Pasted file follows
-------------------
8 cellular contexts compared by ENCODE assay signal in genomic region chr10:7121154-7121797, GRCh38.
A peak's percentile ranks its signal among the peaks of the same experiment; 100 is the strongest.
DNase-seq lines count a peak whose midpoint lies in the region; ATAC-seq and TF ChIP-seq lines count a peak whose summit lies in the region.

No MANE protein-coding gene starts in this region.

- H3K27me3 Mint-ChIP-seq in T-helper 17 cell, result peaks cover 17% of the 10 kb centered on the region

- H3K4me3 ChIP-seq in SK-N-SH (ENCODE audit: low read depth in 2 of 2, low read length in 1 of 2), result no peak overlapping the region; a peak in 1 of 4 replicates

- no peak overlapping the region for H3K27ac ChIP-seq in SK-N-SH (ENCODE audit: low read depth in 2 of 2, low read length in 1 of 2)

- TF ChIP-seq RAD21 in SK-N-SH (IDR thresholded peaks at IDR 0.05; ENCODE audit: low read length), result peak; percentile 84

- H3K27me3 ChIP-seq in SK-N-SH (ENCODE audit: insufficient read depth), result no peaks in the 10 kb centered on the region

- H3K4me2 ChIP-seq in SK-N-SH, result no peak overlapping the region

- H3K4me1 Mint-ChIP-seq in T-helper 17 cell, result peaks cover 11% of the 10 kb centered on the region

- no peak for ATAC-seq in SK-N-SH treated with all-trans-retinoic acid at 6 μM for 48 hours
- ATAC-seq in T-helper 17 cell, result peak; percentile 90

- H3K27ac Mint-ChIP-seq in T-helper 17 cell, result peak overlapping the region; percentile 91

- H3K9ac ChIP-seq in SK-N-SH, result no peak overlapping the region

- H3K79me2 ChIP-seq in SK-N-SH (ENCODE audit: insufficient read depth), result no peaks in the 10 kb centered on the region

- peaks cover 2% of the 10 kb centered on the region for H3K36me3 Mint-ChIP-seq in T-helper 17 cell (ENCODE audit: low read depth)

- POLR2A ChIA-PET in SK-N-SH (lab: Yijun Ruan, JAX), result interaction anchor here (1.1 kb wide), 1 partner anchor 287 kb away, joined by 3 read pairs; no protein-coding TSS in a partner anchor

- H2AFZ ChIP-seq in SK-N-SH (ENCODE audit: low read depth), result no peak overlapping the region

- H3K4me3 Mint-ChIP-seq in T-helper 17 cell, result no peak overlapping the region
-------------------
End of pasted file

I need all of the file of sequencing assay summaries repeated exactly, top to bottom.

8 cellular contexts compared by ENCODE assay signal in genomic region chr10:7121154-7121797, GRCh38.
A peak's percentile ranks its signal among the peaks of the same experiment; 100 is the strongest.
DNase-seq lines count a peak whose midpoint lies in the region; ATAC-seq and TF ChIP-seq lines count a peak whose summit lies in the region.

No MANE protein-coding gene starts in this region.

- H3K27me3 Mint-ChIP-seq in T-helper 17 cell, result peaks cover 17% of the 10 kb centered on the region

- H3K4me3 ChIP-seq in SK-N-SH (ENCODE audit: low read depth in 2 of 2, low read length in 1 of 2), result no peak overlapping the region; a peak in 1 of 4 replicates

- no peak overlapping the region for H3K27ac ChIP-seq in SK-N-SH (ENCODE audit: low read depth in 2 of 2, low read length in 1 of 2)

- TF ChIP-seq RAD21 in SK-N-SH (IDR thresholded peaks at IDR 0.05; ENCODE audit: low read length), result peak; percentile 84

- H3K27me3 ChIP-seq in SK-N-SH (ENCODE audit: insufficient read depth), result no peaks in the 10 kb centered on the region

- H3K4me2 ChIP-seq in SK-N-SH, result no peak overlapping the region

- H3K4me1 Mint-ChIP-seq in T-helper 17 cell, result peaks cover 11% of the 10 kb centered on the region

- no peak for ATAC-seq in SK-N-SH treated with all-trans-retinoic acid at 6 μM for 48 hours
- ATAC-seq in T-helper 17 cell, result peak; percentile 90

- H3K27ac Mint-ChIP-seq in T-helper 17 cell, result peak overlapping the region; percentile 91

- H3K9ac ChIP-seq in SK-N-SH, result no peak overlapping the region

- H3K79me2 ChIP-seq in SK-N-SH (ENCODE audit: insufficient read depth), result no peaks in the 10 kb centered on the region

- peaks cover 2% of the 10 kb centered on the region for H3K36me3 Mint-ChIP-seq in T-helper 17 cell (ENCODE audit: low read depth)

- POLR2A ChIA-PET in SK-N-SH (lab: Yijun Ruan, JAX), result interaction anchor here (1.1 kb wide), 1 partner anchor 287 kb away, joined by 3 read pairs; no protein-coding TSS in a partner anchor

- H2AFZ ChIP-seq in SK-N-SH (ENCODE audit: low read depth), result no peak overlapping the region

- H3K4me3 Mint-ChIP-seq in T-helper 17 cell, result no peak overlapping the region